Driver error causes roughly 95 percent of the car accidents in Florida, whether the cause is direct, such as running a stop light, or indirect, such as failing to slow down sufficiently on a wet road. Moreover, sometimes the error is a simple mistake and sometimes the error is negligence. Victims may obtain damages only in the latter instance. Typically, the jury draws the line between mistake and negligence. Depending on the cause, sometimes that line is not always easy to find in a vehicle collision.
In Florida, it is legal for most people to drink alcohol, some people to smoke marijuana, and everyone to take their prescribed medications, even if these medicines are powerful opioid painkillers. However, it is illegal for everyone to drive while under the influence of these legal substances. In civil court, that means impaired drivers are usually negligent as a matter of law, because of the negligence per se rule.
Even a Florida driver who was not criminally intoxicated may be legally impaired, because one drink or pill is enough to cause such impairment. Therefore, these individuals breach the duty of reasonable care and are responsible for damages.
While substance impairment is almost always the primary contributing cause of a Florida car crash, excessive velocity is different. If a tortfeasor is travelling only one or two MPH above the speed limit, a jury may not conclude that the speed substantially contributed to the crash. But if the tortfeasor was going faster than that, or if the road was slick, a jury may reach the opposite conclusion.
Speed is also a factor in the severity of damages, especially in pedestrian-auto collisions. Most pedestrians are not seriously injured if the impact speed is below 20MPH, but the serious injury rate multiplies to 90 percent at 45MPH.
Many people would never think about driving drunk or impaired but have no second thoughts about driving when they are fatigued. Yet driving while intoxicated and driving while fatigued are similar in two key respects.
- Drivers make a conscious decision to operate motor vehicles after they feel the effects of alcohol or drugs, just like drivers make a conscious decision to drive even though they are dangerously drowsy.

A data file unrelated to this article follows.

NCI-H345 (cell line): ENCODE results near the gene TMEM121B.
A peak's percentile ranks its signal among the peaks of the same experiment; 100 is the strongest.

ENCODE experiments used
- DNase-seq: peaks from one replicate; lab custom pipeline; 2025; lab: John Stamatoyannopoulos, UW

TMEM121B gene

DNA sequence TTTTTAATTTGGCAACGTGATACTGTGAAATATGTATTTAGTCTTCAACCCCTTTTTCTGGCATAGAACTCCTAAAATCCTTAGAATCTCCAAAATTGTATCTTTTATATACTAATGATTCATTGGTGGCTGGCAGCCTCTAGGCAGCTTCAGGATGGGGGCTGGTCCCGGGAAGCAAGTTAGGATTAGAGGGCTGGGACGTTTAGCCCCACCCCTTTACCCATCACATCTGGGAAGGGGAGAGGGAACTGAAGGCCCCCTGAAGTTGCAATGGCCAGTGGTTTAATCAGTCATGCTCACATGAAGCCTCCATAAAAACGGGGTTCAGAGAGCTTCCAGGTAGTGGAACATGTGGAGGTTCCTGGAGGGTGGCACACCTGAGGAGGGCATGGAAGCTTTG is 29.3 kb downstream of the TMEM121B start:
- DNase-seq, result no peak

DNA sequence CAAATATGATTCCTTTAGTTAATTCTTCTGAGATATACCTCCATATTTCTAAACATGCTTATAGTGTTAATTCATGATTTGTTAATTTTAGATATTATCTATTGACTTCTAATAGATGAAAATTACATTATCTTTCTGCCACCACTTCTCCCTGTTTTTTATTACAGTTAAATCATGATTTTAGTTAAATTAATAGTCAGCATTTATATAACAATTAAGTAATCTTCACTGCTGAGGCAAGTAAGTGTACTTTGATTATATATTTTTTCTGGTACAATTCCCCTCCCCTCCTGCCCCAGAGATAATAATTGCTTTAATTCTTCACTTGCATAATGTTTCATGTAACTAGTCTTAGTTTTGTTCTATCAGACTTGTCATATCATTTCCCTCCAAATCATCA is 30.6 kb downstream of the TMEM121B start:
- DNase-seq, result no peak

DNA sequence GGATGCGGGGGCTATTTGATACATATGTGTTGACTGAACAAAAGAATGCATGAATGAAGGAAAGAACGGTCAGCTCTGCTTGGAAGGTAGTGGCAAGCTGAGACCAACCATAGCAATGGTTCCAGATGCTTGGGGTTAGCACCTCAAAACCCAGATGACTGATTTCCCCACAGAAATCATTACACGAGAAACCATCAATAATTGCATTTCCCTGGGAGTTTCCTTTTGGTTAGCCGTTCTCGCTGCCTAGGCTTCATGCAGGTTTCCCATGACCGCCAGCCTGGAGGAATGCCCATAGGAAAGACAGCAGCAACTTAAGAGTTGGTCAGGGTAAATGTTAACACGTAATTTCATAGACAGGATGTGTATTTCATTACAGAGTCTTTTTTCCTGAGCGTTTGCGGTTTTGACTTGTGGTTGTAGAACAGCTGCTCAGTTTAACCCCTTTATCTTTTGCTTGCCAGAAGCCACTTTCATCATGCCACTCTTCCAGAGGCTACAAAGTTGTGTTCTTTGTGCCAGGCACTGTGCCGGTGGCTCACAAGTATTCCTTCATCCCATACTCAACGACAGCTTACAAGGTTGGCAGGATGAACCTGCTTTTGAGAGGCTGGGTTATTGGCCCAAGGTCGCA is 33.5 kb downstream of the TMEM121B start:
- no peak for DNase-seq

- Alcohol and fatigue both impair motor skills, affect judgement ability, and impair concentration. Driving after eighteen hours without sleep is like driving with a .08 BAC, which is above the legal limit in Florida.
Because of the conscious nature of this negligence, additional punitive damages may be available in both drunk and drowsy driving cases, especially if the tortfeasor was dangerously impaired (perhaps three times the legal limit or twenty-four hours without sleep).
Lack of concentration goes back to the “maybe or maybe not” questions addressed in speed-related crashes. While talking to a passenger or gazing out the window are technically forms of distracted driving, a jury may not conclude that such behavior substantially caused the crash. On the other hand, behavior like using a cellphone or arguing with a passenger nearly always leads to a conclusion of negligence.
Contact Tenacious Attorneys
Car crash victims are usually entitled to significant compensation. For a free consultation with an experienced personal injury lawyer in Brandon, contact Reed & Reed. We have four area offices (St. Petersburg, Lakeland, Tampa, and Clearwater).